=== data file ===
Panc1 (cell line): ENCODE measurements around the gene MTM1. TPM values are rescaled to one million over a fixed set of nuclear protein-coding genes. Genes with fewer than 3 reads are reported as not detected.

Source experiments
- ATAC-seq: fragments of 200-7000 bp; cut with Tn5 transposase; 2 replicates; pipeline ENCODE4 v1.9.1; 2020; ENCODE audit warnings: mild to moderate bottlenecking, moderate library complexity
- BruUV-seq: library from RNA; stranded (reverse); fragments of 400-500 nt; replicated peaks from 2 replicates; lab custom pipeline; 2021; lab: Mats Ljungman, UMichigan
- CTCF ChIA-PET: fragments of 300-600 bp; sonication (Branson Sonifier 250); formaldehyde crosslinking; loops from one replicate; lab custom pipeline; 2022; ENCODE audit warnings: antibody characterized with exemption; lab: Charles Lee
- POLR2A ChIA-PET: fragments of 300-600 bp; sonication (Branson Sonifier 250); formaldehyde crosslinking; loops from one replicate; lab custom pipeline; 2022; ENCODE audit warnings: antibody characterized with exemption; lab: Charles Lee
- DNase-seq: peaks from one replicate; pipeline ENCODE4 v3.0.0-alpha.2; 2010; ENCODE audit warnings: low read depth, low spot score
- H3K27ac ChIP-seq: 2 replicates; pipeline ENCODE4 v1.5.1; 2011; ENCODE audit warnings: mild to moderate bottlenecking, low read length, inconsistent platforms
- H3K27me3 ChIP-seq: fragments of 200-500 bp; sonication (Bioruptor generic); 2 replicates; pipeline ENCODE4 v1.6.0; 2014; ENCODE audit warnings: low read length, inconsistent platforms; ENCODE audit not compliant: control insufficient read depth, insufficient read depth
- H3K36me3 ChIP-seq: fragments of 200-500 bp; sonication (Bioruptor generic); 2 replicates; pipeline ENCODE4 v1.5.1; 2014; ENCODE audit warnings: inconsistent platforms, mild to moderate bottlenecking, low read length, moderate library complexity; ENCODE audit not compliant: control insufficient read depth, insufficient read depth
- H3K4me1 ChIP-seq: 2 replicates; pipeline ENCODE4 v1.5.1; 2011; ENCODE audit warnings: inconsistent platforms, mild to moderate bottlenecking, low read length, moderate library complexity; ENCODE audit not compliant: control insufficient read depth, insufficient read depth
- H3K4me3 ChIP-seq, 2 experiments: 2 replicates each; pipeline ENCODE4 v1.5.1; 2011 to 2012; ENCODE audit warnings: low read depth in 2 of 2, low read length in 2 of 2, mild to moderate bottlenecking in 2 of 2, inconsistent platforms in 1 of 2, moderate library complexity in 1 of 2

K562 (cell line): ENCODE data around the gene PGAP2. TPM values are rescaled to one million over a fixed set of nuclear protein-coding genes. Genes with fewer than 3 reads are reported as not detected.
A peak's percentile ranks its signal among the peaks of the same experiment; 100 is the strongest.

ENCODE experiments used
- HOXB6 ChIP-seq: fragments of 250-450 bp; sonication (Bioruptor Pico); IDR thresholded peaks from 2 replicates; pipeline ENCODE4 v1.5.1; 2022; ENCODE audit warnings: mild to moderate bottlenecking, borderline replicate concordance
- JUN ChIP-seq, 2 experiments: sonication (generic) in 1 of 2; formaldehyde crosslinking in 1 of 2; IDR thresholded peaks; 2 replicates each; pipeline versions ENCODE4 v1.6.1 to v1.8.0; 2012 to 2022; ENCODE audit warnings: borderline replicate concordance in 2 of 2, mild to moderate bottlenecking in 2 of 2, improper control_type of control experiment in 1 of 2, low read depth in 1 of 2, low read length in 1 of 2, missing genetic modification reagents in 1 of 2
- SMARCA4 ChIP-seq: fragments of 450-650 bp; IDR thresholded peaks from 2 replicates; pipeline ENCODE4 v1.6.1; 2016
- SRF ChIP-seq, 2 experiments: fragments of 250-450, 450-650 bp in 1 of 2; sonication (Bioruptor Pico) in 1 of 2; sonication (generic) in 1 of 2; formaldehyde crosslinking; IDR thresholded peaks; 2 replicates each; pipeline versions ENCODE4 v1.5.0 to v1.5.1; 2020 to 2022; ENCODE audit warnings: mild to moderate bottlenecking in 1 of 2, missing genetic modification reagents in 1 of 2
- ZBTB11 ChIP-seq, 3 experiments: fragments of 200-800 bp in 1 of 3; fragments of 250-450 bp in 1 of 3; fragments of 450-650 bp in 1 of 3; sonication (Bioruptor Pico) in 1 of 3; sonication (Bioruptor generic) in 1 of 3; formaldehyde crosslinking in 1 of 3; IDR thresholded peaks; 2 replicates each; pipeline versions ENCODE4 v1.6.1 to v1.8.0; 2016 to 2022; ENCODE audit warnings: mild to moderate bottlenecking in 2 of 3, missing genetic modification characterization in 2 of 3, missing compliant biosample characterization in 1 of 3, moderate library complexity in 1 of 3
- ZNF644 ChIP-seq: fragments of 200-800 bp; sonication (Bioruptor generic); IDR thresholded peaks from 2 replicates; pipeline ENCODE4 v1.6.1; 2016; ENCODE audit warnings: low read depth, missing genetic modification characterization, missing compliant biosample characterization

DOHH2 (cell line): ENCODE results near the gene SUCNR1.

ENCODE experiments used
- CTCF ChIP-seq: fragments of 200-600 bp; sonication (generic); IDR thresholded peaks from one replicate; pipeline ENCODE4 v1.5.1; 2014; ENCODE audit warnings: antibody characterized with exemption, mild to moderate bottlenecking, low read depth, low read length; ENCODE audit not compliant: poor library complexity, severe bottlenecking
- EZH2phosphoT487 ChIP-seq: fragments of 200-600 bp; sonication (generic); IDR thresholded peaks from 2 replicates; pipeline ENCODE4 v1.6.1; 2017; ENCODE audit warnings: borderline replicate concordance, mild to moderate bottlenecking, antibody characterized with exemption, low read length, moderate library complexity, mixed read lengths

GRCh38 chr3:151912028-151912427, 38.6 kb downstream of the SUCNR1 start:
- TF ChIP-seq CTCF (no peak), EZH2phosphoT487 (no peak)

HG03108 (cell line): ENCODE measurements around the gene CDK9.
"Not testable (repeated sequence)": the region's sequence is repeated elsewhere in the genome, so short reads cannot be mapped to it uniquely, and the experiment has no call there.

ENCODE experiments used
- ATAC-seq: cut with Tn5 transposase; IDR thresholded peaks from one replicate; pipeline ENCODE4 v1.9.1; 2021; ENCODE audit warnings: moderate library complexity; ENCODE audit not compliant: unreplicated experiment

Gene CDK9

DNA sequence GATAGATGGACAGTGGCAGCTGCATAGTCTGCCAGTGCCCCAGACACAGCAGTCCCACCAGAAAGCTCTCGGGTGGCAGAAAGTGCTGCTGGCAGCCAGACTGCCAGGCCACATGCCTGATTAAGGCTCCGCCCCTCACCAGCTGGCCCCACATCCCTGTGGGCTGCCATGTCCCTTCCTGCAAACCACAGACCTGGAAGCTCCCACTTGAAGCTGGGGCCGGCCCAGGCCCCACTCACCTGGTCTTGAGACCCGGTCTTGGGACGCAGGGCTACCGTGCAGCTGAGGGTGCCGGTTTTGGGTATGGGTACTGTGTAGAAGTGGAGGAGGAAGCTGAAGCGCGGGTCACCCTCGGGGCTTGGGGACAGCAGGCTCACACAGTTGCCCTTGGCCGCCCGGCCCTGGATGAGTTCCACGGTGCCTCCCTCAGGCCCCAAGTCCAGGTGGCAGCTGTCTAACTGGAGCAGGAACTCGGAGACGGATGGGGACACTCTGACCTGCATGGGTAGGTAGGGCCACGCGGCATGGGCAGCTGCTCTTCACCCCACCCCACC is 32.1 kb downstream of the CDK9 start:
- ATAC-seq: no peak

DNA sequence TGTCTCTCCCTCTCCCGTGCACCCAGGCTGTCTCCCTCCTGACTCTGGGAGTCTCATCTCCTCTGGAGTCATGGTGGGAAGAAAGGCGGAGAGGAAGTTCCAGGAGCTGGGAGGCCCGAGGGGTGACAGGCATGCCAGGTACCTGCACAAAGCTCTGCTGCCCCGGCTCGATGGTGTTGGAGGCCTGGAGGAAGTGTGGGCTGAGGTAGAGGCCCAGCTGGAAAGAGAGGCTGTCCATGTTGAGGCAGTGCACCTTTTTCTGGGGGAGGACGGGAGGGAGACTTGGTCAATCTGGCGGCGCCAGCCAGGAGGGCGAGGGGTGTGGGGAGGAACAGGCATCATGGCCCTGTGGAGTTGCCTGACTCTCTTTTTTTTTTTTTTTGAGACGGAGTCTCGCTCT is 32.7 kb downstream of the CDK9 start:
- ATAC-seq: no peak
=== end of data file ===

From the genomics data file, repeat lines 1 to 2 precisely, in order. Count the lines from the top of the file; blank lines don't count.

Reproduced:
Panc1 (cell line): ENCODE measurements around the gene MTM1. TPM values are rescaled to one million over a fixed set of nuclear protein-coding genes. Genes with fewer than 3 reads are reported as not detected.

Source experiments